Perhaps, but the invasion of the USSR could've been postphoned for one year. In the meantime the Germans should've strengthened their position in the Middle East and occupied themselves with influencing Turkey.

    Russia's position would've improved by may 1942 as well, of course - but I think taking that risk would have been worth it. Imagine the Baku oil fields being in German hands by july 1941, something they never achieved in four years of war with the USSR. It changes the whole picture.

    I agree, the invasion ultimately fails IMO because of Hitler's meddling in how it was carried out. The Germans should have gone straight for Moscow and they should have bypassed Stalingrad.
    Victory could only have been achieved by undermining the willpower of the Russian leadership, the military effort would never have sufficed, in contrast with Fall Gelb. However, Stalin tried to broker a peace with the Germans as early as july 1941, he lost his nerve ... and Germany could've achieved a sizable victory by making a deal with the Russians, somewhere between july and november 1941.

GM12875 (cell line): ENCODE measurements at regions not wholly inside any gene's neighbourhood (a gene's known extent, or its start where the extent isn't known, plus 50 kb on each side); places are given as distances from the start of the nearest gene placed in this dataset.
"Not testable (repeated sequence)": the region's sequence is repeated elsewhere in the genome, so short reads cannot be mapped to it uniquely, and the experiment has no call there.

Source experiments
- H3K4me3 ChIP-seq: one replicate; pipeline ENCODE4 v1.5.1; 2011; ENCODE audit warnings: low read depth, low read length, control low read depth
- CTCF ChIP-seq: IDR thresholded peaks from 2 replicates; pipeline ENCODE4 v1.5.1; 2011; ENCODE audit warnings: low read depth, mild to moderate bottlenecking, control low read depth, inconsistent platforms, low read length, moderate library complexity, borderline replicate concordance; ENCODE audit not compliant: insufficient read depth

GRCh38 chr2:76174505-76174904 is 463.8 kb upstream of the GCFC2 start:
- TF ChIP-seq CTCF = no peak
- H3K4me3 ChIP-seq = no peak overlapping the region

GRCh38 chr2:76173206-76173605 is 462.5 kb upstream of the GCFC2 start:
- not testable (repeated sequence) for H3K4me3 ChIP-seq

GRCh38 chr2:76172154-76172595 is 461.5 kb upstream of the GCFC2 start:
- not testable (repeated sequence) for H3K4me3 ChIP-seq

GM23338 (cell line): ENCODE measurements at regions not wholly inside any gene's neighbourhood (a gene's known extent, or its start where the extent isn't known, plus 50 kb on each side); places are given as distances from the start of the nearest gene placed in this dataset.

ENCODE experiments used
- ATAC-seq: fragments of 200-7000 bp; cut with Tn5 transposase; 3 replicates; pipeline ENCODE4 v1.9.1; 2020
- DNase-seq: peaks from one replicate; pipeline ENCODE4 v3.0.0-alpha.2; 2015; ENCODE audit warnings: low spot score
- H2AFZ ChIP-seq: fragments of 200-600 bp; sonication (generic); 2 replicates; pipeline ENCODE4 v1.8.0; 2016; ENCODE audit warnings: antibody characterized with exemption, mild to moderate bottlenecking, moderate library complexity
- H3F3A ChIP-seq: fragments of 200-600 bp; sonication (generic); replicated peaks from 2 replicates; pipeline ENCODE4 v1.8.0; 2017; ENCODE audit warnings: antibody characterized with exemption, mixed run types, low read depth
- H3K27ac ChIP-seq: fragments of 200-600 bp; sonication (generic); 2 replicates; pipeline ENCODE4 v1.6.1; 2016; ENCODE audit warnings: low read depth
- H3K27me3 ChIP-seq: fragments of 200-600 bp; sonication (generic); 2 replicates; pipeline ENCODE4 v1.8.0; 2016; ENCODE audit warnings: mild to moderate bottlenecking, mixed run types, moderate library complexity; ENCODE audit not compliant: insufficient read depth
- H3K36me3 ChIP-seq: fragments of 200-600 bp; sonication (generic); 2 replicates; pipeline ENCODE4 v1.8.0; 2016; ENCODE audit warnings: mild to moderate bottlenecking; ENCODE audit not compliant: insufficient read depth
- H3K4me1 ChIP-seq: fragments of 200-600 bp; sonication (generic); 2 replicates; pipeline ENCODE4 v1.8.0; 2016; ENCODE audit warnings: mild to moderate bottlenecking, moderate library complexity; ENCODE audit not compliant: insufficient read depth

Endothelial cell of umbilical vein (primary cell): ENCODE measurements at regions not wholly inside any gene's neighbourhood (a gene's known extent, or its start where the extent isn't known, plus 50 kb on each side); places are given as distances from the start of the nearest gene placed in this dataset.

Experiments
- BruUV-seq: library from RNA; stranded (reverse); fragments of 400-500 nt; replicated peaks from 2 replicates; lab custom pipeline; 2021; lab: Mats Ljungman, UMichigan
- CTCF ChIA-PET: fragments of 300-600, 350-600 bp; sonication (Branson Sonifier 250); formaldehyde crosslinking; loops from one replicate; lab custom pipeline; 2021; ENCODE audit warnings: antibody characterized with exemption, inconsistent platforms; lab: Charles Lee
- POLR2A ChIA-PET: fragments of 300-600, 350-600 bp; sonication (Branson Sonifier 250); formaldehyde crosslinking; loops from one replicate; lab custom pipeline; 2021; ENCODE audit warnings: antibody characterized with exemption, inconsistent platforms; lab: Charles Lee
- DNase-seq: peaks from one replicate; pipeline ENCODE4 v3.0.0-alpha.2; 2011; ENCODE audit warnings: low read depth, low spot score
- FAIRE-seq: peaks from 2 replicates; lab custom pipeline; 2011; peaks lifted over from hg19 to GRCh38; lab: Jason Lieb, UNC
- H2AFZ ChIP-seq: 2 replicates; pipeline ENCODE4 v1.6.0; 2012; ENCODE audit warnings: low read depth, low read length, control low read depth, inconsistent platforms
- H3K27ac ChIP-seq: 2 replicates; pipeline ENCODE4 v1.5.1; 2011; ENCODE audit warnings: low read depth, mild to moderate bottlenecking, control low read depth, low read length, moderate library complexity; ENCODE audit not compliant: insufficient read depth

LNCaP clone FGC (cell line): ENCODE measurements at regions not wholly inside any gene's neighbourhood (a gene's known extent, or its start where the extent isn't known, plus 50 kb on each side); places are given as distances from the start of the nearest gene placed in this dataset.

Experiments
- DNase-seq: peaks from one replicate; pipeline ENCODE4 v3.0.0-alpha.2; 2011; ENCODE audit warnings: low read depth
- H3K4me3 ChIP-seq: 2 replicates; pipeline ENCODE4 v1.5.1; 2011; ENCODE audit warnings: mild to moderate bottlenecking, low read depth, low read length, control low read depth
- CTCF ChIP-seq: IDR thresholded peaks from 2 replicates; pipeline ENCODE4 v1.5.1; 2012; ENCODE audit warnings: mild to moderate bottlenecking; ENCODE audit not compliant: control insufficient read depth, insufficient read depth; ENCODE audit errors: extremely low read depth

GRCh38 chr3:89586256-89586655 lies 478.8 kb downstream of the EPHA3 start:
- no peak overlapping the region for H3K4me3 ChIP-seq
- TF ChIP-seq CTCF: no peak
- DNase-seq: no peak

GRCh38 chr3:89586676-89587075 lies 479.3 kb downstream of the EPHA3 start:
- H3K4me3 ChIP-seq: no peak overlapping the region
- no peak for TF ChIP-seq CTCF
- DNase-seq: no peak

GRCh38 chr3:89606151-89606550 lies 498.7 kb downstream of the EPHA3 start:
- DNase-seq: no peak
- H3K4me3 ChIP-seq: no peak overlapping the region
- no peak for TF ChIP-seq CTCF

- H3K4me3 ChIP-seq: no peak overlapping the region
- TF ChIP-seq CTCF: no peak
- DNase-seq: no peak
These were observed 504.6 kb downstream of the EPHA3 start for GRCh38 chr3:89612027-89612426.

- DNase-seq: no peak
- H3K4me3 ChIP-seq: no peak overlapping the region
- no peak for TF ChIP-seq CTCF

Attacking the USSR along three different routes was not the best option. One major attack in the direction of Moscow and a minor action in the Ukraine made more sense - while forgetting about Leningrad. And if Operation Barbarossa would've been postphoned to 1942, another minor attack in the Caucasus could've supported the main assault force advancing on Moscow a great deal.

    However, the problem Germany faced at Stalingrad in 1942 would've occured anyway, around Moscow or anywhere else where the Germans sought to concentrate forces for a decisive battle. The Soviets held a numerical superiority, and the Wehrmacht's flank's were destined to be vulnerable if the Germans wanted to attack in a particular direction - and this problem could only grow in scope after the initial surprise of Operation Barbarossa wore off ...